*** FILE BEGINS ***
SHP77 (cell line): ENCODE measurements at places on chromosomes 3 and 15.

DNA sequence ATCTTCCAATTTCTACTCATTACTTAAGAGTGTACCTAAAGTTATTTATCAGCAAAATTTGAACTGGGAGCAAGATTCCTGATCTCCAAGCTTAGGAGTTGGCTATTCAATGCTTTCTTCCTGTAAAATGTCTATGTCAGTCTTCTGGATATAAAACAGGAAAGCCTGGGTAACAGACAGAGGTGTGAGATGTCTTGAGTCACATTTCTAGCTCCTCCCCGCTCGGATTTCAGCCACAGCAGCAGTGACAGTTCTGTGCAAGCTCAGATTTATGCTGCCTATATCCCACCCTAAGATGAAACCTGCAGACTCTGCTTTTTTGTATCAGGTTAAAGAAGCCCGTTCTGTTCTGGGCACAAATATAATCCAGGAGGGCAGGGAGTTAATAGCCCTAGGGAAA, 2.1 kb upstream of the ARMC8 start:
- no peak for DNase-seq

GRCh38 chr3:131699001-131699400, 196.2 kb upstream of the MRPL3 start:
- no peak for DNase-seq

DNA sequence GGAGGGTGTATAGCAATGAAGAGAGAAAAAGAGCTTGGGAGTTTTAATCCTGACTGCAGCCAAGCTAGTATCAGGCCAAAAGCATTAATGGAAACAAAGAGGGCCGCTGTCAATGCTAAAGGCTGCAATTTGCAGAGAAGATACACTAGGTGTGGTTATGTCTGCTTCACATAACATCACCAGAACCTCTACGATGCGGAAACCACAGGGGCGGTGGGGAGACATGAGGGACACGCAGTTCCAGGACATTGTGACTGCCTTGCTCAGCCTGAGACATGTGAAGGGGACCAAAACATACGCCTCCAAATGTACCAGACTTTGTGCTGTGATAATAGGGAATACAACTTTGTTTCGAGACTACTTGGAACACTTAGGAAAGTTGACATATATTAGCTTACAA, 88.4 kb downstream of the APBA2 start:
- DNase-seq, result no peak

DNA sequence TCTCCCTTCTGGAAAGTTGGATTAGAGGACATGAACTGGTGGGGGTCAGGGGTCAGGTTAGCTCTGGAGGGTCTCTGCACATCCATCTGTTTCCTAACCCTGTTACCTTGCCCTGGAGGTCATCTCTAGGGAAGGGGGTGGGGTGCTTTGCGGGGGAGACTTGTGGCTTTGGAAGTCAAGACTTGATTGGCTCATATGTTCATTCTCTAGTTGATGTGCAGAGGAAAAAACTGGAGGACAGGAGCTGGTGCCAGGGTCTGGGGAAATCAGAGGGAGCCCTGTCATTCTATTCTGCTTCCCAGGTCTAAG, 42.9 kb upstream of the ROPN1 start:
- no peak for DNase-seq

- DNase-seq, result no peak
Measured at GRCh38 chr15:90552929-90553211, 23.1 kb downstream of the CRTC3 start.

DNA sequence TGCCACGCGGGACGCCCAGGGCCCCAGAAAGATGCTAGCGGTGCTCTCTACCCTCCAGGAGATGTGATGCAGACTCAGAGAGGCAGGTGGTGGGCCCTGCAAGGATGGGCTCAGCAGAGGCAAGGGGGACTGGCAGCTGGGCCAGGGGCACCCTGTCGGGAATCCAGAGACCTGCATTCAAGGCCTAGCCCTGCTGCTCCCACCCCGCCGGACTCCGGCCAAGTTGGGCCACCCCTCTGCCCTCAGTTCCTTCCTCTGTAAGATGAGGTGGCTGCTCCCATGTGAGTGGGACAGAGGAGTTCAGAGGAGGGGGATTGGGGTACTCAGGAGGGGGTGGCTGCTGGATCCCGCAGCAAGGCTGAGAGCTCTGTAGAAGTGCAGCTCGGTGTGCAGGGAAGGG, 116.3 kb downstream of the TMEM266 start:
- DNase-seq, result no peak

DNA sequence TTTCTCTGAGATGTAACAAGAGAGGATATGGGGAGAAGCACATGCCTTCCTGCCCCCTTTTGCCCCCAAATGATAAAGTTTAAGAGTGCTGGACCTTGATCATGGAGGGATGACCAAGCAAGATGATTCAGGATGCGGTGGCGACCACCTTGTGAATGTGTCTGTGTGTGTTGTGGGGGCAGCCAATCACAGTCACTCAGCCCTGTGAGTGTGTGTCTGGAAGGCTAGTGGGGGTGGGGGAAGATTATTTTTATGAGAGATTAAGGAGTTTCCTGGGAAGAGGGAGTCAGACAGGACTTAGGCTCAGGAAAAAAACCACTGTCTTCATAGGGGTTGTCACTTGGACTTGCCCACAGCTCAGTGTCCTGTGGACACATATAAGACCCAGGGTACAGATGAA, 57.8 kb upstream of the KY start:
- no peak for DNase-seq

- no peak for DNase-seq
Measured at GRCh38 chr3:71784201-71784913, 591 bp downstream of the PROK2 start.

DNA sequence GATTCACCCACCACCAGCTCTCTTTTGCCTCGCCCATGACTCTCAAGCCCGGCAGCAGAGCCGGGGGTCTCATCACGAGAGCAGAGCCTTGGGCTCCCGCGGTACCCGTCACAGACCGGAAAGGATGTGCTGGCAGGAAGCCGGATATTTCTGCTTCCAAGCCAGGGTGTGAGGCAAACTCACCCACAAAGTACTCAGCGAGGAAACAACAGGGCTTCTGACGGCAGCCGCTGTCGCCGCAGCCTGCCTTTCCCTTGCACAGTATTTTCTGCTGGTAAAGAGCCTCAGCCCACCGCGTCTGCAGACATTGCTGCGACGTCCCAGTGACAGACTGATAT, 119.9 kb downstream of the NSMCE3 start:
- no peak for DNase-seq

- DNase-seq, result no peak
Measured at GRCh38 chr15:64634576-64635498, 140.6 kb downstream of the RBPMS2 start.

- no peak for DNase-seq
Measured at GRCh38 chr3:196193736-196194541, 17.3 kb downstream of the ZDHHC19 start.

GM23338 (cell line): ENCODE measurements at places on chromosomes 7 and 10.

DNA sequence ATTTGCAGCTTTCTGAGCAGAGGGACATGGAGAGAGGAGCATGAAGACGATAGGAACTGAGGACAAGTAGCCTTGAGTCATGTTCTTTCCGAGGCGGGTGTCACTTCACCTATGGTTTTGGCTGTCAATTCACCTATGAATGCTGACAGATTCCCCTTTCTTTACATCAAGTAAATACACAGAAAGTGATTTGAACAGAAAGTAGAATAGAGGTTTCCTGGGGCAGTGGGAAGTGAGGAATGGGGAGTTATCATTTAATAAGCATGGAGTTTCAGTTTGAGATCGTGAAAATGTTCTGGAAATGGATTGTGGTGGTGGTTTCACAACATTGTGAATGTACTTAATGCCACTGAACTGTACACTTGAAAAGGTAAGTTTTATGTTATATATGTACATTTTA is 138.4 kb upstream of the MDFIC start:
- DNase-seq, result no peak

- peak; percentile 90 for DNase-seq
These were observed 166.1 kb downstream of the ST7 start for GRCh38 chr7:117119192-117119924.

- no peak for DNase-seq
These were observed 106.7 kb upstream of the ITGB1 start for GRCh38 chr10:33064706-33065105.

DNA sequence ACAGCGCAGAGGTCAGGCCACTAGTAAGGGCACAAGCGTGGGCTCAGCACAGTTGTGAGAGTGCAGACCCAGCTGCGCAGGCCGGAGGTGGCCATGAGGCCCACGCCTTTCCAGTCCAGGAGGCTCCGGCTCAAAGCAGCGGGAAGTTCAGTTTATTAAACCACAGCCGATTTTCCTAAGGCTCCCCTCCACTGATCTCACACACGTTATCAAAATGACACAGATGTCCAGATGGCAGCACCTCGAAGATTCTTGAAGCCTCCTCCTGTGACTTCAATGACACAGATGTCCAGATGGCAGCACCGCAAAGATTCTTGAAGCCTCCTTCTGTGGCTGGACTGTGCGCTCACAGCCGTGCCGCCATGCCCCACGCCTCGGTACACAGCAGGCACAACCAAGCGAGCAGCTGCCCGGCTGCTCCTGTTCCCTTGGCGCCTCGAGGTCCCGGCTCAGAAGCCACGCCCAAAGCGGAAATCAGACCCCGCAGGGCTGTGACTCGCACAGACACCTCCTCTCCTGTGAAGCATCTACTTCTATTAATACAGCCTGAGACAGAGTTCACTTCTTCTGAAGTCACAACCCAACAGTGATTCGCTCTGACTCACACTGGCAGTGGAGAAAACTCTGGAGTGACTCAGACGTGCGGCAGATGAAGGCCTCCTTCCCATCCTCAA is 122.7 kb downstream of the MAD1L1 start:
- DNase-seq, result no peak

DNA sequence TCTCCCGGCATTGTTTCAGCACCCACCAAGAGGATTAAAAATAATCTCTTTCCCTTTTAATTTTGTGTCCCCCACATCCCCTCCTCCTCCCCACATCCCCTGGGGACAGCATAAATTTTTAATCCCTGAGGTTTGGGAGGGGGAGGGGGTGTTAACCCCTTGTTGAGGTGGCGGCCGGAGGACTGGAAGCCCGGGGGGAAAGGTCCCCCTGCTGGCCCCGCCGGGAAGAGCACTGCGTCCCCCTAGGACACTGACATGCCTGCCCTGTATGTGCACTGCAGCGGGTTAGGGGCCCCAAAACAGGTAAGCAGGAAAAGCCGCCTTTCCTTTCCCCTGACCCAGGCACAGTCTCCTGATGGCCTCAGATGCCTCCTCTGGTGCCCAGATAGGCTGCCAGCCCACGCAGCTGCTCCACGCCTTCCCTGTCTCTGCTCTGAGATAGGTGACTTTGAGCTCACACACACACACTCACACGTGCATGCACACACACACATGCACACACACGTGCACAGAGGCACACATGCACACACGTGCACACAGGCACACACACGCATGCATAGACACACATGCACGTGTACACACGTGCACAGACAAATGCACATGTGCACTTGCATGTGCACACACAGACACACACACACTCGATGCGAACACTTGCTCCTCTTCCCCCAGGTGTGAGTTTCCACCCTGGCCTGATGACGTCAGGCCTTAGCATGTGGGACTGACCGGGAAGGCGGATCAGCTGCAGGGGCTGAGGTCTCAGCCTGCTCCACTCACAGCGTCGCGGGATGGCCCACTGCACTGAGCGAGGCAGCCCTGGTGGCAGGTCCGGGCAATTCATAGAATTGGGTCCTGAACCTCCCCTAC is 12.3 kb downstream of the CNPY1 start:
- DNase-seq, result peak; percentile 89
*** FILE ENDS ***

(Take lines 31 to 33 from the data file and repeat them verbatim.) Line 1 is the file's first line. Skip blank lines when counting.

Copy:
DNA sequence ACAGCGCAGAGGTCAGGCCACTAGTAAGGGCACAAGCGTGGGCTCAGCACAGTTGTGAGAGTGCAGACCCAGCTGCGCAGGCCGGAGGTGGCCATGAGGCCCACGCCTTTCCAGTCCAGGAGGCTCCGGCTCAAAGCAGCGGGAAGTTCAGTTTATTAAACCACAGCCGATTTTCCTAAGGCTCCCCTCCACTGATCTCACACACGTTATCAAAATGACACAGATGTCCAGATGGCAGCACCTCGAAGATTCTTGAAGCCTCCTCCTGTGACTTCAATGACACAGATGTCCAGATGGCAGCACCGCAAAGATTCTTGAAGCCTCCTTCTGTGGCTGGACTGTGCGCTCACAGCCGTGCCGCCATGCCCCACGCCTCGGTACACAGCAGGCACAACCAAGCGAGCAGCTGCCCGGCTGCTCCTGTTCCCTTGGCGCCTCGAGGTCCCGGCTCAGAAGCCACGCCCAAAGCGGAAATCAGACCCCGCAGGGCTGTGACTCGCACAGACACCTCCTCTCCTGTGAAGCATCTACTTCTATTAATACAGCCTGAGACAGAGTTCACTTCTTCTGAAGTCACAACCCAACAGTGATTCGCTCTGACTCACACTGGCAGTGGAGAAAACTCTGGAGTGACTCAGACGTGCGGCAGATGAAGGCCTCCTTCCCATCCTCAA is 122.7 kb downstream of the MAD1L1 start:
- DNase-seq, result no peak

DNA sequence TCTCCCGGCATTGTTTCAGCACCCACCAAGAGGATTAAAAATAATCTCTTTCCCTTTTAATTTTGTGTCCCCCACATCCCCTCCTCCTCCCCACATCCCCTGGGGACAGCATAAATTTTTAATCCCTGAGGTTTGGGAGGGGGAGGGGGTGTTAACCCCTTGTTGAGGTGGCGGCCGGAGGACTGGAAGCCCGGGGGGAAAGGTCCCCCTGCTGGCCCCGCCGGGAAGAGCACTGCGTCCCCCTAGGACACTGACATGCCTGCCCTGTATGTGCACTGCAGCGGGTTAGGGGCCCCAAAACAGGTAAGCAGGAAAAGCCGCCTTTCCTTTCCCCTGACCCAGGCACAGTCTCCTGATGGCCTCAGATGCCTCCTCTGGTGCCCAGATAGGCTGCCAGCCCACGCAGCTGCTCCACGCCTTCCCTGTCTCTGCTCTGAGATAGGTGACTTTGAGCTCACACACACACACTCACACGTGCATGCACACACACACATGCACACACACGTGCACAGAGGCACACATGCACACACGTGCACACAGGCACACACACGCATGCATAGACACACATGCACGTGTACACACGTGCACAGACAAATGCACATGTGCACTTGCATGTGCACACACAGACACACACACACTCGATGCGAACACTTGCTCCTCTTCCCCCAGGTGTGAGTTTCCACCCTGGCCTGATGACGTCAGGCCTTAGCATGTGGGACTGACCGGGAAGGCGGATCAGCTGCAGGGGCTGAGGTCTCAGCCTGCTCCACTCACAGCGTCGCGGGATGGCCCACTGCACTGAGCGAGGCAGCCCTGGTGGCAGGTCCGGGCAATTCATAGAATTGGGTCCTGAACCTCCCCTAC is 12.3 kb downstream of the CNPY1 start: